Quantifying Windows File Slack in Size and Stability

M. Mulazzani, S. Neuner, S. Schrittwieser, E. Weippl, P. Kieseberg, M. Huber:
"Quantifying Windows File Slack in Size and Stability";
in:"Advances in Digital Forensics IX", Springer, 1, 2013, ISBN: 978-3-642-41147-2.

[ Publication Database ]

Abstract:


In digital forensics, different forms of slack space can be used to hide
information from either the operating system or other users, or both.
While some forms are easily detectable others are very subtle, and require
an experienced forensic investigator to discover the hidden information.
The exact amount of information that can be hidden varies
with the form of slack space used, as well as environmental parameters
like file system block size or partition alignment. While some methods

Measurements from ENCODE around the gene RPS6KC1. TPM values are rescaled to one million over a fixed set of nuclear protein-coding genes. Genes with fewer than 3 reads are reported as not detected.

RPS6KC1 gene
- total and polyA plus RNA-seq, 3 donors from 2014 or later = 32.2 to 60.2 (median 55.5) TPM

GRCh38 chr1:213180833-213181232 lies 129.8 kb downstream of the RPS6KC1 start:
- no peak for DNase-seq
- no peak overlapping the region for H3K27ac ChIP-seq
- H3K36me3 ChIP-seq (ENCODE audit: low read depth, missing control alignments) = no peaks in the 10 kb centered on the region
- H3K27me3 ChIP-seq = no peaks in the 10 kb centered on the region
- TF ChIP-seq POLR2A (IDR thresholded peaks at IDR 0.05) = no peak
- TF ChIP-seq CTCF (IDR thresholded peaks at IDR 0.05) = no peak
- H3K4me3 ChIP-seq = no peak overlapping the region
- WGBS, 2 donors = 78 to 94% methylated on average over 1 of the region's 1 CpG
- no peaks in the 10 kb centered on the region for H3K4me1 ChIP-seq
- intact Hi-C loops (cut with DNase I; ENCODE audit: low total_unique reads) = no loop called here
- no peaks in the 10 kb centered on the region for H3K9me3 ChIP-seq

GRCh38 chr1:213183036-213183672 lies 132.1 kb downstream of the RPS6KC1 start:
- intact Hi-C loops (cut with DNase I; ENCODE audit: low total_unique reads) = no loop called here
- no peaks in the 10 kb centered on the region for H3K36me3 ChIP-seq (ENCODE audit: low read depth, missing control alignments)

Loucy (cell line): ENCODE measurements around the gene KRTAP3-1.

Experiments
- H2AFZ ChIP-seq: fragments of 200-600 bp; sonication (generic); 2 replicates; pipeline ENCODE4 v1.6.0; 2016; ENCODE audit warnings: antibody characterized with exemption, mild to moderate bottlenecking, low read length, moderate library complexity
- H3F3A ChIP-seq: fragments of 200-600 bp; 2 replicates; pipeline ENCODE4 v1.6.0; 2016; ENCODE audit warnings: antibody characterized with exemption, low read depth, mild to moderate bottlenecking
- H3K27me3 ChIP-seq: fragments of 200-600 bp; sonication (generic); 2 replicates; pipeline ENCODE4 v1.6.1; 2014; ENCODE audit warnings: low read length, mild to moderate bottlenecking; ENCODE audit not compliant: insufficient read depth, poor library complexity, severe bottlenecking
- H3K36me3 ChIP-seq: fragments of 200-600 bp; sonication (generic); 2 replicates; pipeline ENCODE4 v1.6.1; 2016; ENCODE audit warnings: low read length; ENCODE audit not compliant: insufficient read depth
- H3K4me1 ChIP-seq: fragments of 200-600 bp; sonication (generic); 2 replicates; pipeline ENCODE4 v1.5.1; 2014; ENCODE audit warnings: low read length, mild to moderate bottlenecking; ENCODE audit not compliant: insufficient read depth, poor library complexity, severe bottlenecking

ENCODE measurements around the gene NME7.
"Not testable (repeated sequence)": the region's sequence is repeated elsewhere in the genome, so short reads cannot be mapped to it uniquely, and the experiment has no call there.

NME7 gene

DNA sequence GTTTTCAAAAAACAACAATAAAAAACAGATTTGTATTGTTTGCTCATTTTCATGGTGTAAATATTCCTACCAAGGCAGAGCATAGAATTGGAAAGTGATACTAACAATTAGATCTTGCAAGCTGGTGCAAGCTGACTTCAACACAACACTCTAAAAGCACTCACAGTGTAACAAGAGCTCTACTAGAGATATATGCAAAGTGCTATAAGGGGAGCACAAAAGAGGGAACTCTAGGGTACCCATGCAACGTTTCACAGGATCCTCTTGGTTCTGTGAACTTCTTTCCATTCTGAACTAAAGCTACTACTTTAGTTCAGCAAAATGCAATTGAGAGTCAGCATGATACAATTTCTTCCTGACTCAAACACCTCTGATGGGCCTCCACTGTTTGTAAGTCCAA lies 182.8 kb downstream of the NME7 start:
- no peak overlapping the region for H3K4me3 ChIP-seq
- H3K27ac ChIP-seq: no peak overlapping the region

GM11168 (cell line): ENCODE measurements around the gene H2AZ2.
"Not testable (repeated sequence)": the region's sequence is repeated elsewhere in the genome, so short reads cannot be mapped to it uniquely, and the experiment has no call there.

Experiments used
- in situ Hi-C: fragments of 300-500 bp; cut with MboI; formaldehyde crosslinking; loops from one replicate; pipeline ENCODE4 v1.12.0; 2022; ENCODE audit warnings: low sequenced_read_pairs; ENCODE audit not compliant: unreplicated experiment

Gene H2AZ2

for slack space can be used to hide arbitrary amounts of information,
file slack has tighter constraints and was thought to be rather limited
in space.
In this paper we evaluate how much file slack space modern operating
systems offer by default and how stable it is over time with special
regards to system updates. In particular we measure the file slack
for 18 different versions of Microsoft Windows using NTFS. We show
that many files of the operating systems are rather static regarding system
updates and do not change much on disk during updates, and are
thus highly suitable for hiding information. We furthermore introduce
a model for investigators to estimate the total amount of data that can
be hidden in file slack for file systems of arbitrary size.